Viola Davis, Queen of Snatching Scenes and Edges, recently copped the Academy Award for Best Actress in a Supporting Role for her marvelous portrayal as Rose Lee Maxson in the film adaptation of August Wilson’s Fences. Uproarious applause emerged, tears were shed, speeches were redefined and all was right with the world…
…until I peeped this:
— DrShepherd (@DrJShepherd) February 27, 2017
Viola Davis is like the black Meryl Streep her acting is superb..she transforms into a character #Oscars
— Dunksothersista (@dunksothersista) February 27, 2017
SCURRRRRRR! Absolutely not. Nope. Negative. Non. Nein. Nyet. Nah.
Davis, a Juilliard alum, has had quite the impressive journey. After winning a 2001 Tony Award for Best Featured Actress in a Play for her portrayal in the original production of King Hedley II, she power-walked into her breakout film role in Doubt, which earned the actress her first Oscar nomination. Once critics and audiences alike saw her accomplish the seemingly impossible–stealing a scene from Meryl Streep–her fame skyrocketed into oblivion. Davis went on to portray powerhouses in The Help, Shondaland’s How to Get Away With Murder, and mostly recently Fences–each of these roles brought the actress an array of accolades.
Davis has cemented herself in history, having achieved the “triple crown” of acting by winning an Oscar, Emmy and Tony. She is the first Black actress to do so for acting (though Whoopi Goldberg also has all three, she received a Tony award for producing) and the 23rd person to do so–ever. Davis is likely EGOT bound, too. Moreover, the actress is the only woman to have won an Oscar, Emmy, Tony, Golden Globe, SAG award and a BAFTA award, the British equivalent of the Oscars.
Given her trajectory, the comparison to Streep was inevitable. After all, Davis has racked up awards and nominations in the same vein as Streep–who, with 20 Oscar nominations, has been hailed as the prototype for young actors–and has been universally touted as a flawless thespian. Plus, Davis and Streep have a longstanding personal and professional relationship rooted in mutual respect. Moreover, both women have similar educational credentials: Davis graduated from the prestigious Juilliard School, while Streep completed her MFA at the Yale School of Drama.
Their paths to theatrical tutelage, however, are very distinct. Streep was the daughter of a commercial artist and art editor and experienced a privileged childhood, while Davis made her earthly debut on a South Carolina plantation as the daughter of a horse trainer and grew up in crippling poverty in Rhode Island. I can’t help but imagine that the inspirations both women called on throughout their lives were as vastly different and unique as the characters they’ve played.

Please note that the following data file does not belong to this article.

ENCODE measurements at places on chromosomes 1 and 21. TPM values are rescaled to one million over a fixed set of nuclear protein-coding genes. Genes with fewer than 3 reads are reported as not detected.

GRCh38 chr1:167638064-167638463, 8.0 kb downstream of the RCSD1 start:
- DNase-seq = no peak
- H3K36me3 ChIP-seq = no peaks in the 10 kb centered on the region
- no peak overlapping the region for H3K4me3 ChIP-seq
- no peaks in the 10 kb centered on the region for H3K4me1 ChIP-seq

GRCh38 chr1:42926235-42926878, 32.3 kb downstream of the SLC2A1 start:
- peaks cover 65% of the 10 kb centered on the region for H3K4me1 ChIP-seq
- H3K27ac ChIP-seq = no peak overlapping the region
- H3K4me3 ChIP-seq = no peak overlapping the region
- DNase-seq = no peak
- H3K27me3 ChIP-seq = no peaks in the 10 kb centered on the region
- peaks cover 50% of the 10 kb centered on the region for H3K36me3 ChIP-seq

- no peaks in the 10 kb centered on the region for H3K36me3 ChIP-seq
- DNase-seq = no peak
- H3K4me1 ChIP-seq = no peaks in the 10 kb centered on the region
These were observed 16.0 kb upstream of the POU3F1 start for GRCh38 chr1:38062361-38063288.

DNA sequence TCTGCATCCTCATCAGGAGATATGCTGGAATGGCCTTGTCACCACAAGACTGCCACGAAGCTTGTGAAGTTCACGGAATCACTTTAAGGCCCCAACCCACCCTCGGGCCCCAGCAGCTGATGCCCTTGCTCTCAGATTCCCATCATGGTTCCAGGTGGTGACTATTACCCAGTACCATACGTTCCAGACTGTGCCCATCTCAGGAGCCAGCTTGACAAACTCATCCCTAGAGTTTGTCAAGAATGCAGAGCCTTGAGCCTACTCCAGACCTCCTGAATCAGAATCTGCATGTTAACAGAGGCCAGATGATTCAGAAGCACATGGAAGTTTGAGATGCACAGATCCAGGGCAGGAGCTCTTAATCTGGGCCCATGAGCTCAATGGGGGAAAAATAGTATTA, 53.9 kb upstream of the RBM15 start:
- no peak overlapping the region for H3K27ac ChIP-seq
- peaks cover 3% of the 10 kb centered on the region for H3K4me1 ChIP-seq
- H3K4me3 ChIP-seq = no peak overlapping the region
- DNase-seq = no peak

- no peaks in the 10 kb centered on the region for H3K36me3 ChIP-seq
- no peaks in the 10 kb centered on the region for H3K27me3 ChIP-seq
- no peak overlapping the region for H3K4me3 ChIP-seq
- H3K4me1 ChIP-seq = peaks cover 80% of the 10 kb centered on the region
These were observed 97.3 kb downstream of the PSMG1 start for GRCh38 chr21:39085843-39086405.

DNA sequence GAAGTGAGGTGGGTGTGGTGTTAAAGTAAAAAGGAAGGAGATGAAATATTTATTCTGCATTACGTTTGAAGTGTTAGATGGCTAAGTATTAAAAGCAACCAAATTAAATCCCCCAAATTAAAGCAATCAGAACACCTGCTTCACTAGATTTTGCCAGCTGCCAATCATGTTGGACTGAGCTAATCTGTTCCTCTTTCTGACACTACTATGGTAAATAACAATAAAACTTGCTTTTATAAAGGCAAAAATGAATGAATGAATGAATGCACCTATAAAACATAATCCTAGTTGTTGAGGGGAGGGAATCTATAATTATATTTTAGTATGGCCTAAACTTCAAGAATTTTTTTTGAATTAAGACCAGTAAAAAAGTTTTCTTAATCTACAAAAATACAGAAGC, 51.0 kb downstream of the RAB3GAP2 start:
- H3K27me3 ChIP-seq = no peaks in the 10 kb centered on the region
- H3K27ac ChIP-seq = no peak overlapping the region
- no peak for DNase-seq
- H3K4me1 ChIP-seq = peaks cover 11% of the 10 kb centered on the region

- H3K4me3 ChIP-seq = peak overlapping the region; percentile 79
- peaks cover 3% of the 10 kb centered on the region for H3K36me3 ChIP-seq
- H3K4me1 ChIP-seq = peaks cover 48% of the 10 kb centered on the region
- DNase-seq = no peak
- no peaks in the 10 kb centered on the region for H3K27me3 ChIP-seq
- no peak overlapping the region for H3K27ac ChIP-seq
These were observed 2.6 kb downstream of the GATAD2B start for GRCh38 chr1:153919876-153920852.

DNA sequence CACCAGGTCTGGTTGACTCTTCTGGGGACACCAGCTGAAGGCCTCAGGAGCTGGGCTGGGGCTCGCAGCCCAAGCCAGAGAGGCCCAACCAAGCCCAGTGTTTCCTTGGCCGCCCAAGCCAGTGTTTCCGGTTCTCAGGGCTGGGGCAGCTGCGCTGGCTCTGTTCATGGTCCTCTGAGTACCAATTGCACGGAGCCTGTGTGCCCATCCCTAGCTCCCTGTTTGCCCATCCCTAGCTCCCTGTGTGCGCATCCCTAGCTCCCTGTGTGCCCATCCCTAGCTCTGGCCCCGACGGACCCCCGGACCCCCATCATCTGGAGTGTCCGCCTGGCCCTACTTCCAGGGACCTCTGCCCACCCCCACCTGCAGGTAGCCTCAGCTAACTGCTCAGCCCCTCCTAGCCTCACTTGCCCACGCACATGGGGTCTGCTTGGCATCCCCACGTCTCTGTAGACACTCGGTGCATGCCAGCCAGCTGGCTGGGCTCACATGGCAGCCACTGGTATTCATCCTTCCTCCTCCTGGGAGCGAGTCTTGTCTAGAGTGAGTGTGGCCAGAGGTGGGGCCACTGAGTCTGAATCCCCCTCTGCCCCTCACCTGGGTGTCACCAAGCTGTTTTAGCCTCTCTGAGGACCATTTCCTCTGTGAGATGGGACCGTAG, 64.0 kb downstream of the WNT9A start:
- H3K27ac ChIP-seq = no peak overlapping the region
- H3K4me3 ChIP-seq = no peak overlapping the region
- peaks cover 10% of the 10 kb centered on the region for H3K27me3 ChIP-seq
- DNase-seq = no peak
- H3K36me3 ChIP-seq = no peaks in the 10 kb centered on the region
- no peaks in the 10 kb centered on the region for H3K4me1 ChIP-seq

Streep and Davis are also known for both being outspoken in the fight for diverse representation, but Davis’ experiences are colored by her perspective as a Black woman. The actress told the whole truth and nothing but the truth when she made history, becoming the first Black actress to score an Emmy for Outstanding Actress in a Drama and declared, “The only thing that separates women of color from anyone else is opportunity. You cannot win an Emmy for roles that are simply not there.” And she’s working to change things. Davis and her husband, Julius Tennon, founded JuVee Productions, a company working to bring more Black stories to the masses.
And therein lies the stark difference between the two. Streep champions women, but when Black women are so often left out of the conversation, Davis is there for us because she is us.
Comparisons within peer groups are made all the time. But to call someone the Black version of a White person is diminishes their abilities. Also, should another–less melanin-blessed–actress procure an Oscar, Emmy, Tony, Golden Globe, SAG and BAFTA award like Davis, we would never ever hear her called “the White Viola Davis.” Why? Because White is the Windows 95 clouds wallpaper of life. White artists are never “othered” the way their counterparts of color are because they are the default. And quite frankly, I am beyond annoyed that Davis’ accolades have been attributed to an entirely different artist’s career, NOW IN BLACK!
Davis’ legacy, triumphs and magic shall not be tainted by a reductive buzz phrase. We will not allow it. Meryl Streep is Meryl Streep. Viola Davis is Viola Davis. That’s it. That’s all. Fin. Roll credits.